Martin Crowe, Brendon McCullum, and the long goodbye

mccullum crowe

In Roger Kahn’s Boys of Summer, he beautifully elucidates how an athlete has to confront his own mortality not just once, but twice. He writes “Unlike most, a ball player must confront two deaths. First, between the ages of thirty and forty he perishes as an athlete. Although he looks trim and feels vigorous and retains unusual coordination, the superlative reflexes, the major league reflexes, pass on. At a point when many of his classmates are newly confident and rising in other fields, he finds that he can no longer hit a very good fastball or reach a grounder four strides to his right. At thirty-five he is experiencing the truth of finality. As his major league career is ending, all things will end. However he sprang, he was always earthbound. Mortality embraces him. The golden age has passed as in a moment. So will all things. So will all moments. Memento mori.”

In the past few weeks, two of New Zealand’s icons confronted their own mortality. One crossed over from player to retiree and another crossed over, sadly, from mortality to immortality.

Martin Crowe left the world on March 2nd, 2016.

Brendon McCullum left the game of cricket poorer with his retirement on February 22nd, 2016.

The living constantly build edifices to confront their own mortality – books, photographs, trust funds and plaques to name a few. Cricketers build edifices with the memories they leave behind.

When Martin Crowe led his team of underdogs in World Cup ’92, I was all of 7. Too young to understand the nuances of the game, I only knew New Zealand were on a winning streak. I woke up one bleary eyed and my mother told me New Zealand had lost, the sight of their grey jerseys is still vividly entrenched in my memory. Then they lost to Pakistan. Once. Then twice. And the team left the field in tears, their joyride having come to an end.

Some 16 years later, when I began to follow the game and write about it, I began to connect some of the dots.

Martin Crowe and Brendon McCullum helped me do that.

In the last few years, Brendon McCullum pissed me off a couple of times.

April 2008: It’s the inaugural match of the IPL and it’s being played between the Royal Chalengers Bengaluru (my city) and the Kolkata Night Riders. Bangalore is captained by one of my heroes and role models, Rahul Dravid. McCullum set the tone for the Indian Premier League by smashing an unbeaten 158 runs off 73 balls to hand Bangalore a crushing defeat on their home ground.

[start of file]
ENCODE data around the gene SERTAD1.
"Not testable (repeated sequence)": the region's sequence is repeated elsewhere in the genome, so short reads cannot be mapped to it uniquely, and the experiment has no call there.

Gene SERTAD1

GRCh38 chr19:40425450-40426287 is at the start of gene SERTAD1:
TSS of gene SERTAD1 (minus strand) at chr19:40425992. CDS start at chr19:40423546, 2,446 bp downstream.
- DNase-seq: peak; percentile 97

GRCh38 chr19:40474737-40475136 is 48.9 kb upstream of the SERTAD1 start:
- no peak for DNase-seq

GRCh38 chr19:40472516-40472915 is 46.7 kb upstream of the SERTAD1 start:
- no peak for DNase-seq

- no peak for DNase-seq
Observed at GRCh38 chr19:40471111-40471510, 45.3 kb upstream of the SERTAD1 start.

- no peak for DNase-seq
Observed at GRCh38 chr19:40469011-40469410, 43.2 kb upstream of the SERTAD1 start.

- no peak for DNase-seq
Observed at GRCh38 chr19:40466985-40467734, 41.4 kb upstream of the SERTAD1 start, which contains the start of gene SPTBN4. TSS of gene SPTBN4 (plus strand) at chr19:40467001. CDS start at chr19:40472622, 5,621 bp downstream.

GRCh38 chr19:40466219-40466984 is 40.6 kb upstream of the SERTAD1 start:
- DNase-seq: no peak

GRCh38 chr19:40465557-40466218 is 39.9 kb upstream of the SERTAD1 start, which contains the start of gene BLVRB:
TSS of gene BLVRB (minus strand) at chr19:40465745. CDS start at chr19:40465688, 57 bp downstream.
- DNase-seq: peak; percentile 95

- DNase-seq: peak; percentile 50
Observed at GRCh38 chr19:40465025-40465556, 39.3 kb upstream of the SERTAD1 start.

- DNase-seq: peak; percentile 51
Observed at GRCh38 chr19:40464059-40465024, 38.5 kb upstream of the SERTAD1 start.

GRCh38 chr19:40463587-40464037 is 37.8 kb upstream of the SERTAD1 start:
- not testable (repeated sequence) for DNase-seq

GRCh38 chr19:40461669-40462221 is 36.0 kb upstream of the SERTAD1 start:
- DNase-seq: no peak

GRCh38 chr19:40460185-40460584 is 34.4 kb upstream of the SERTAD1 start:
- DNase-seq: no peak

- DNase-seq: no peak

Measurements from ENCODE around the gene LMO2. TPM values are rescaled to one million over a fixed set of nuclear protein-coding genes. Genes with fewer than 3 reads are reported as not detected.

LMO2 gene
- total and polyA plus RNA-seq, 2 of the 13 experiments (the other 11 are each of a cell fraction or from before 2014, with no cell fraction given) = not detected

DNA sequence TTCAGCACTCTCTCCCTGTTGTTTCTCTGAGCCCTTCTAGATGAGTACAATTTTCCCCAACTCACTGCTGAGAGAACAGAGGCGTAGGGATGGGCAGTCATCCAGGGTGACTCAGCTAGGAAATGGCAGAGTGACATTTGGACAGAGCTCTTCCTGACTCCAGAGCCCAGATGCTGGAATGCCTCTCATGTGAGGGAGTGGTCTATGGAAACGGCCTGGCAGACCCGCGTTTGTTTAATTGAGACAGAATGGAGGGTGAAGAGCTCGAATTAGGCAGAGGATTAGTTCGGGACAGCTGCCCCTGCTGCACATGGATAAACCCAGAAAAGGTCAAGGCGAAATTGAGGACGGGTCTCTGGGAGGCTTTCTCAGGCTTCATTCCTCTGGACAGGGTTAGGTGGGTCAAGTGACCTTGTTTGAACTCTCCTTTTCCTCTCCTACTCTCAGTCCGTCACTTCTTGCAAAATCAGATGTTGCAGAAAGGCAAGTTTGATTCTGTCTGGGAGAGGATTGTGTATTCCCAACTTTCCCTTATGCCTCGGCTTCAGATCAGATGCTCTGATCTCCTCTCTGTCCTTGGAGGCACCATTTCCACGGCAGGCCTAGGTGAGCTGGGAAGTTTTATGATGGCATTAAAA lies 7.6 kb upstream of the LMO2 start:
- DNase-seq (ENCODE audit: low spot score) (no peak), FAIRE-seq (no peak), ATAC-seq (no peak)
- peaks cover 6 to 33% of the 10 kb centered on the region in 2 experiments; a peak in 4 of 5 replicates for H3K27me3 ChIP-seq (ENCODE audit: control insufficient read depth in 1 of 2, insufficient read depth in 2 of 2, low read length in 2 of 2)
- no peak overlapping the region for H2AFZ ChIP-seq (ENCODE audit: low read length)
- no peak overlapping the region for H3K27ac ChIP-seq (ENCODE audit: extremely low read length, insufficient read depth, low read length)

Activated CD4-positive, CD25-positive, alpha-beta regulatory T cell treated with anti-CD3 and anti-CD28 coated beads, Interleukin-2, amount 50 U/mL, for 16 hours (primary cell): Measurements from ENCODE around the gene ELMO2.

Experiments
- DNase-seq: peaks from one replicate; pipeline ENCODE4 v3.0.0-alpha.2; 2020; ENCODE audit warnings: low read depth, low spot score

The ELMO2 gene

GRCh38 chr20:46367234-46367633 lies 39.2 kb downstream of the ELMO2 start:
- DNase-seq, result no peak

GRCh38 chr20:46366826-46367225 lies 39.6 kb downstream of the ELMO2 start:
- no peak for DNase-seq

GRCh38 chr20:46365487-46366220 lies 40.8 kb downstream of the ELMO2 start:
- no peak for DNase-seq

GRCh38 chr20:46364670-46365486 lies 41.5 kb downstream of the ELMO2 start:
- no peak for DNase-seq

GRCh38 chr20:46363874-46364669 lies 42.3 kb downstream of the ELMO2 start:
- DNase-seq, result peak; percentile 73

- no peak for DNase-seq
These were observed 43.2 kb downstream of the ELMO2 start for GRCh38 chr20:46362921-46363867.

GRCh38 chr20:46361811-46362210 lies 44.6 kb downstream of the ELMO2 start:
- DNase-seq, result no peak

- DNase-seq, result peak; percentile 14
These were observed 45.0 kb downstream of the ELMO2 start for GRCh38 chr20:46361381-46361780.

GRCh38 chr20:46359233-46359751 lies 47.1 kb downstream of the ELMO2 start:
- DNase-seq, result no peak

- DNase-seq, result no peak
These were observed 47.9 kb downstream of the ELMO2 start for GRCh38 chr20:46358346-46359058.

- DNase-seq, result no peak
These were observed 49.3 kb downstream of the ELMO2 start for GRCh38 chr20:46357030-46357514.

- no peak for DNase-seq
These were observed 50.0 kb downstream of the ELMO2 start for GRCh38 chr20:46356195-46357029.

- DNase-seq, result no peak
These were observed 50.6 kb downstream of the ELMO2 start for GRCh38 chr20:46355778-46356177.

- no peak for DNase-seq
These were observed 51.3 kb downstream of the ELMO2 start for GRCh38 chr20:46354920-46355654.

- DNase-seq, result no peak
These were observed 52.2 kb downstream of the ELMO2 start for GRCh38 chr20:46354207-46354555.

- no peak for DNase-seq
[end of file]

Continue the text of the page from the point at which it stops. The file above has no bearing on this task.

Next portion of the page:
March 2015: It’s the World Cup final and everyone other than the Aussies are rooting for a New Zealand side that showed the world what ‘spirit of cricket’ meant. Mitchell Starc comes thundering down and Brendon McCullum gives him the charge in the very first over. Brendon McCullum gets bowled. New Zealand crash and burn to hand the foul-mouthed Aussies their 5th World Cup victory.

Baz reminded me of a biker who has a soft corner for puppies. While mental disintegration became the buzz word for cricketers after the Aussies marketed it like it were some elixir for victory, McCullum was content disintegrating bowlers figures without resorting to verbal battles. With his broad shoulders and tattoo studio arms, he showed the world that cricket can bring joy to the viewer when played in the right spirit. In his final Test match, he smashed the fastest Test century to give his fans an abiding memory to live with.

Remember Grant Elliot putting his arms around Dale Steyn after the heartbreaking semi-final in the World Cup? To me, that was the endearing image of the tournament. Contrast that to Brad Haddin giving players a earful in the finals. His reason? The New Zealanders were too nice for his liking. We live in angry times when a presidential hopeful spews venom and leads the polls for his party. Angry is in, cool, and this is being reflected in cricket. But McCullum’s men showed that victory and defeat can be lifted by grace, a virtue that many young cricketers need to look up in the dictionary before they can get to comprehending its meaning.

Martin Crowe’s second innings as a writer influenced me more than his first as player and captain. By the time he began to pen his thoughts on life and cricket to share with the world, my interest in cricket writing too had taken huge leaps. Had his team lifted the cup, it would have no doubt been dedicated to him. His numerous pieces on cricket expanded my own repertoire. In some of his columns, he wrestled his own personal demons and what the game meant to him. In his piece The greatest time of our lives he wrote “My precarious life ahead may not afford me the luxury of many more games to watch and enjoy. So this is likely to be it. The last, maybe, and I can happily live with that.”

He may have been running out of time, but he didn’t run out of words to tug at our heart strings and make us sob like little boys.

Martin Crowe didn’t live to see his side win the World Cup but he gave us enough memories to last a life time.

All goodbyes aren’t unequivocal. Some are hard, some cold and some indifferent.

Baz and Marty said two very different goodbyes. The memories they left behind are rich, their lives an inspiration to future generations.

That they filled our days with a joy that is hard to describe makes saying goodbye that much harder.

 

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